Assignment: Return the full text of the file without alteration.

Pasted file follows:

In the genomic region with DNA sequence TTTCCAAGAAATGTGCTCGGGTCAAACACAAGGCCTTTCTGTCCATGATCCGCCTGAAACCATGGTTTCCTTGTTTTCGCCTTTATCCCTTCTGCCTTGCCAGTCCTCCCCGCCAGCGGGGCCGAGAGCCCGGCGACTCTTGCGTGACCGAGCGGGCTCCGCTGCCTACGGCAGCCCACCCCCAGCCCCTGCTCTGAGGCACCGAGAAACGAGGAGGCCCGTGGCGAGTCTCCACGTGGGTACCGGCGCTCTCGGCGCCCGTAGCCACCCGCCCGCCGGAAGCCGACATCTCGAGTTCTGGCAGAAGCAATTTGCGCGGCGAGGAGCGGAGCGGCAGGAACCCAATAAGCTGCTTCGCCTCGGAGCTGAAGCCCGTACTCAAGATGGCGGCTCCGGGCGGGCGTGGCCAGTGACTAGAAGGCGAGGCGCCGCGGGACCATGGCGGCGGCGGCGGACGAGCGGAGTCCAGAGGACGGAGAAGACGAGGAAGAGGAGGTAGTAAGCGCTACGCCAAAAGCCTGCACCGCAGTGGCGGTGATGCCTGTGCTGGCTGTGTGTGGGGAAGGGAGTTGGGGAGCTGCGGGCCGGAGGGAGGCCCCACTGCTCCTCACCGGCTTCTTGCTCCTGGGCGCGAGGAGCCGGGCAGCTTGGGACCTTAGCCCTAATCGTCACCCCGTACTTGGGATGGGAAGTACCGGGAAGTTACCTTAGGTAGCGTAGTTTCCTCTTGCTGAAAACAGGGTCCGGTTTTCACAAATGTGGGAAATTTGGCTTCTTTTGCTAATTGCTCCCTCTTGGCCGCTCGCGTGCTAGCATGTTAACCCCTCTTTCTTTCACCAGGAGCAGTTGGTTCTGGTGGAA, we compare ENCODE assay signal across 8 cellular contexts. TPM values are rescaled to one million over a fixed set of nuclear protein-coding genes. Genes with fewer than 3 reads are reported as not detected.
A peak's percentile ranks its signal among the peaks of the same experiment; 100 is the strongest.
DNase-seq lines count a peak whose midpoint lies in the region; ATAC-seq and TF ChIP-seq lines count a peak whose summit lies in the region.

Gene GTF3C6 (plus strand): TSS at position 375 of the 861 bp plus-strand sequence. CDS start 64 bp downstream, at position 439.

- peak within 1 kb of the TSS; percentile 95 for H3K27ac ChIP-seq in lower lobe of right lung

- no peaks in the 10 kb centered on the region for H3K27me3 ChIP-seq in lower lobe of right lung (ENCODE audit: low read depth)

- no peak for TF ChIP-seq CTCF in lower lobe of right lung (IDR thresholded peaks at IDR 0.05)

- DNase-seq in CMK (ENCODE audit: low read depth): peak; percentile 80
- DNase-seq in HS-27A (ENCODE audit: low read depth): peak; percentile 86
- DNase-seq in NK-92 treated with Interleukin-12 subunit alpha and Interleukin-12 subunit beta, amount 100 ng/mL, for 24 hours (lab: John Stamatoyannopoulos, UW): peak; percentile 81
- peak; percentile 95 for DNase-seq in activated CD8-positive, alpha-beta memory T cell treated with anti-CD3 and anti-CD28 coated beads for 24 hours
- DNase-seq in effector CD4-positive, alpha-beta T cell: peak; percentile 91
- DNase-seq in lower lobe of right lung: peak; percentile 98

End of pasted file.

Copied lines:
In the genomic region with DNA sequence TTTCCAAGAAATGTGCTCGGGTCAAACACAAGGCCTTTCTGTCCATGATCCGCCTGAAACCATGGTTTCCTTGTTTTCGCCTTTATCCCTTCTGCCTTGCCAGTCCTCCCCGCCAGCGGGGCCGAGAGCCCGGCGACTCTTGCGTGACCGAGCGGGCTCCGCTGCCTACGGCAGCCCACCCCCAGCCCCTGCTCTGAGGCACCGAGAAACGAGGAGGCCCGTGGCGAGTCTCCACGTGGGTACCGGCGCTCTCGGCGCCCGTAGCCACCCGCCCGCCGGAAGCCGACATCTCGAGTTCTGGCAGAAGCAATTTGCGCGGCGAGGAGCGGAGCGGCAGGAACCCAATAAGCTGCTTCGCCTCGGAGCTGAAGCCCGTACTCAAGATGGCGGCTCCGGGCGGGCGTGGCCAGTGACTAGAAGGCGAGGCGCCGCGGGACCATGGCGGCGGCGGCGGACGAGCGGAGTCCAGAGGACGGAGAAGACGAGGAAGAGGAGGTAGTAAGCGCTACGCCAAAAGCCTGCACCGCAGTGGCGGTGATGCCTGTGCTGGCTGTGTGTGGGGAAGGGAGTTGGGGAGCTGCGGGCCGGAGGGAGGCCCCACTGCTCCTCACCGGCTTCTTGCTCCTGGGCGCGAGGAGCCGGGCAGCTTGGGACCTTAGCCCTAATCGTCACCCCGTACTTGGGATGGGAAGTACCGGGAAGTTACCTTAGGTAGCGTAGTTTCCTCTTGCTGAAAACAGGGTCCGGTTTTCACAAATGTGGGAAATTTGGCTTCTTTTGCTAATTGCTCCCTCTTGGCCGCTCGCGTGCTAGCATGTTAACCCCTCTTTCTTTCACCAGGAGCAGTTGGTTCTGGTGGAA, we compare ENCODE assay signal across 8 cellular contexts. TPM values are rescaled to one million over a fixed set of nuclear protein-coding genes. Genes with fewer than 3 reads are reported as not detected.
A peak's percentile ranks its signal among the peaks of the same experiment; 100 is the strongest.
DNase-seq lines count a peak whose midpoint lies in the region; ATAC-seq and TF ChIP-seq lines count a peak whose summit lies in the region.

Gene GTF3C6 (plus strand): TSS at position 375 of the 861 bp plus-strand sequence. CDS start 64 bp downstream, at position 439.

- peak within 1 kb of the TSS; percentile 95 for H3K27ac ChIP-seq in lower lobe of right lung

- no peaks in the 10 kb centered on the region for H3K27me3 ChIP-seq in lower lobe of right lung (ENCODE audit: low read depth)

- no peak for TF ChIP-seq CTCF in lower lobe of right lung (IDR thresholded peaks at IDR 0.05)

- DNase-seq in CMK (ENCODE audit: low read depth): peak; percentile 80
- DNase-seq in HS-27A (ENCODE audit: low read depth): peak; percentile 86
- DNase-seq in NK-92 treated with Interleukin-12 subunit alpha and Interleukin-12 subunit beta, amount 100 ng/mL, for 24 hours (lab: John Stamatoyannopoulos, UW): peak; percentile 81
- peak; percentile 95 for DNase-seq in activated CD8-positive, alpha-beta memory T cell treated with anti-CD3 and anti-CD28 coated beads for 24 hours
- DNase-seq in effector CD4-positive, alpha-beta T cell: peak; percentile 91
- DNase-seq in lower lobe of right lung: peak; percentile 98